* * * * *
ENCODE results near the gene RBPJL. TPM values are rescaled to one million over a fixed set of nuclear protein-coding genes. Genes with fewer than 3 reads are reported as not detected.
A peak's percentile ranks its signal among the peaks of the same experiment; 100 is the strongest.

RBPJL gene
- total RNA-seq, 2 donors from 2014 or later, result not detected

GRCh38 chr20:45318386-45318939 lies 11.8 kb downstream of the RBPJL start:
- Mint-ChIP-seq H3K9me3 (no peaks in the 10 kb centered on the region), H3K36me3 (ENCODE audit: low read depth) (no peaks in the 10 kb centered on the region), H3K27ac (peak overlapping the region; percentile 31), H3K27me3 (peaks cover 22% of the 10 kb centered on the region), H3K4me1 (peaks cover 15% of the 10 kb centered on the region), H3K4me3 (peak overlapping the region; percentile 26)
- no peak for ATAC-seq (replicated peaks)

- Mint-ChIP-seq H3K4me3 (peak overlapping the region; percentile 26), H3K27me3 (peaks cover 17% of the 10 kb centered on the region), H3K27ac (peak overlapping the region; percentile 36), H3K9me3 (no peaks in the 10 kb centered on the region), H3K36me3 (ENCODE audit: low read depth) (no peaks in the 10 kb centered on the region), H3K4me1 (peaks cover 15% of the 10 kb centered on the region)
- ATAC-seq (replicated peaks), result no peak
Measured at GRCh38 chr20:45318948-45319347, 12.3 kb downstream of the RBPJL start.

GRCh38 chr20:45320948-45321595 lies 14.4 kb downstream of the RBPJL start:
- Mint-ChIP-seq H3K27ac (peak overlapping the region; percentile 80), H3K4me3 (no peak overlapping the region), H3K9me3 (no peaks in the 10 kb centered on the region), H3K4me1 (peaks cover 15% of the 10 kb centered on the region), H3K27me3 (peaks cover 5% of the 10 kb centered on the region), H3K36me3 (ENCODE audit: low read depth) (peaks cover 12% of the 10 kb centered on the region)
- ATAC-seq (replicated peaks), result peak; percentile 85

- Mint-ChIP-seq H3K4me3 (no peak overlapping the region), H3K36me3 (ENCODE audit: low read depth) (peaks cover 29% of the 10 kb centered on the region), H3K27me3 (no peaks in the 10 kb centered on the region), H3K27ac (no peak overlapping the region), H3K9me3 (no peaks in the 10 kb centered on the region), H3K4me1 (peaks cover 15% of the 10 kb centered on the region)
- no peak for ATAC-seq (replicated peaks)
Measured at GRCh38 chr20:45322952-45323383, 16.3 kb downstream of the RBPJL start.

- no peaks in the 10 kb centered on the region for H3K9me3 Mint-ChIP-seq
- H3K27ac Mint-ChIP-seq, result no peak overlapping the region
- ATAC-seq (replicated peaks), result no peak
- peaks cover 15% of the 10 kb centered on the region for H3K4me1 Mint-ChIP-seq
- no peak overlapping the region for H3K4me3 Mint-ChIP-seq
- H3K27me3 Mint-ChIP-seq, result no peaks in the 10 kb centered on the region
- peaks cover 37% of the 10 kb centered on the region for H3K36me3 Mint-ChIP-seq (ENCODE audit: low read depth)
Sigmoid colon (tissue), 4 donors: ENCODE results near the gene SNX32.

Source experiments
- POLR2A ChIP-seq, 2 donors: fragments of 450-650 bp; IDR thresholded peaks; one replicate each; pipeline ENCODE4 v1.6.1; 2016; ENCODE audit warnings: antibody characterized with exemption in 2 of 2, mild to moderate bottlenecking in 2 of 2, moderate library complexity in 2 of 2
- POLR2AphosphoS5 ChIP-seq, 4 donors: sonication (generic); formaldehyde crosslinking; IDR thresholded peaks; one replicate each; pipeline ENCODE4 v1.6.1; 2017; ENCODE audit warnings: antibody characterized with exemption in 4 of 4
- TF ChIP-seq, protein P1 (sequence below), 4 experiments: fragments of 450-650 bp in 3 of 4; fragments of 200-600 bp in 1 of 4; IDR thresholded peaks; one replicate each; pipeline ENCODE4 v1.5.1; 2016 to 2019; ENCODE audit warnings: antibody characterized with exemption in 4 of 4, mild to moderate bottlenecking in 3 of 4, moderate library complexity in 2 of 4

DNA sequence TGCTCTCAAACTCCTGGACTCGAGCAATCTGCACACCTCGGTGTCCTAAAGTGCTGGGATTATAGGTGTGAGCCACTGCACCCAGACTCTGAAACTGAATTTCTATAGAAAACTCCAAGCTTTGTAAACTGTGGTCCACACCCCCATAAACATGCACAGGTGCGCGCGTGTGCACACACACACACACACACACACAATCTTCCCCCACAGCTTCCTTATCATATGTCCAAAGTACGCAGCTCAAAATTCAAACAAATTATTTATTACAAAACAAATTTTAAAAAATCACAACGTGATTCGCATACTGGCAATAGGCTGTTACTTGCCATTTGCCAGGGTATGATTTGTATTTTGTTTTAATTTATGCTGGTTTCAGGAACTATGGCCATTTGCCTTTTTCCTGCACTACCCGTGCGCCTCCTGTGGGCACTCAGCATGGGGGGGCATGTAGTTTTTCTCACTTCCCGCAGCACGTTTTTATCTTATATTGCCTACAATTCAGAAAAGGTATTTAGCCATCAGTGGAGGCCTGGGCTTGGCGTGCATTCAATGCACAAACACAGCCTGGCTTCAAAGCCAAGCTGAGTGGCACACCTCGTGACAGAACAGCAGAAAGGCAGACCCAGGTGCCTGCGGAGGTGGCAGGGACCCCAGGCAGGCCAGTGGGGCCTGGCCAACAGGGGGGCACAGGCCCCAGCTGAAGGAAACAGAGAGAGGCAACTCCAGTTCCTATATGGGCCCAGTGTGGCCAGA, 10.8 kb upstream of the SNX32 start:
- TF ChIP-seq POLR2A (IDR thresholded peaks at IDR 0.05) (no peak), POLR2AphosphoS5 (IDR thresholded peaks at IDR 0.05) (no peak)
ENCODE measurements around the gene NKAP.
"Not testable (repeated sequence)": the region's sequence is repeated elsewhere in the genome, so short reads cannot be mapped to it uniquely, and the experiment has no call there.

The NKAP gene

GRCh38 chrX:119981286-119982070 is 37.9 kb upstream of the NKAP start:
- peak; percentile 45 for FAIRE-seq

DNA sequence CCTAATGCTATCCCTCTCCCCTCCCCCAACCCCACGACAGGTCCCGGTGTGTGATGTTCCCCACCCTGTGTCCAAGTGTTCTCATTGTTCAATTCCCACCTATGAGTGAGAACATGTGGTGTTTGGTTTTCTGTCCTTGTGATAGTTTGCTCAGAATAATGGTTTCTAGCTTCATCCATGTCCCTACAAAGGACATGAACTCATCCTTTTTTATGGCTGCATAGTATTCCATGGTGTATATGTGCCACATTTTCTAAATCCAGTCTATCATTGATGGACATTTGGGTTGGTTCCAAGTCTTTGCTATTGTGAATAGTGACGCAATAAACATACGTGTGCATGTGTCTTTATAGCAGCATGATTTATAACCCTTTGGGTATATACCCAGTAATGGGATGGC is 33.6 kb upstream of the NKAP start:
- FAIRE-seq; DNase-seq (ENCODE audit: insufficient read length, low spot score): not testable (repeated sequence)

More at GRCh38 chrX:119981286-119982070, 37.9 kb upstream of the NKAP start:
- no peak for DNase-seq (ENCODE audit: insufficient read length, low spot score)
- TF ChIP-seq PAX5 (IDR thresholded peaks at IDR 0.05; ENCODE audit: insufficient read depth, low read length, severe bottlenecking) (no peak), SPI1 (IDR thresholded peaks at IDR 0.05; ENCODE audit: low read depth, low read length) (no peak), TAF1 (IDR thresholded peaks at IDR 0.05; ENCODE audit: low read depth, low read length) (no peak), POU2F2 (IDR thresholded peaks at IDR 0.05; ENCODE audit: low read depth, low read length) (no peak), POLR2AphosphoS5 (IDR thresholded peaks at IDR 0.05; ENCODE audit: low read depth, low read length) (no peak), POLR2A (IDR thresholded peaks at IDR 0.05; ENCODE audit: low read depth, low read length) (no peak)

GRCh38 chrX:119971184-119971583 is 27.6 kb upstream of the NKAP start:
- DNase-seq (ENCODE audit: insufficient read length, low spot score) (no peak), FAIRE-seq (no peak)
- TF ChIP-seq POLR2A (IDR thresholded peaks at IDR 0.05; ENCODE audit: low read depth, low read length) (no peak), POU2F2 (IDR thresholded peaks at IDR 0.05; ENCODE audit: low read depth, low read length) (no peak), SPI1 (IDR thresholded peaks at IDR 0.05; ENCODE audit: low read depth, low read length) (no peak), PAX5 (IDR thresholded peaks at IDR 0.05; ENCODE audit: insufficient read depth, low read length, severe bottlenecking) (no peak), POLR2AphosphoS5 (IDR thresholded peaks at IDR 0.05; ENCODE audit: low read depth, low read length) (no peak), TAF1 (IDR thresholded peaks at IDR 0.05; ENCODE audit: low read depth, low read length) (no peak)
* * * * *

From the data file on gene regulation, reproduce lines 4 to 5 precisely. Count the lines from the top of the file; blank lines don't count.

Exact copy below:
- total RNA-seq, 2 donors from 2014 or later, result not detected

GRCh38 chr20:45318386-45318939 lies 11.8 kb downstream of the RBPJL start: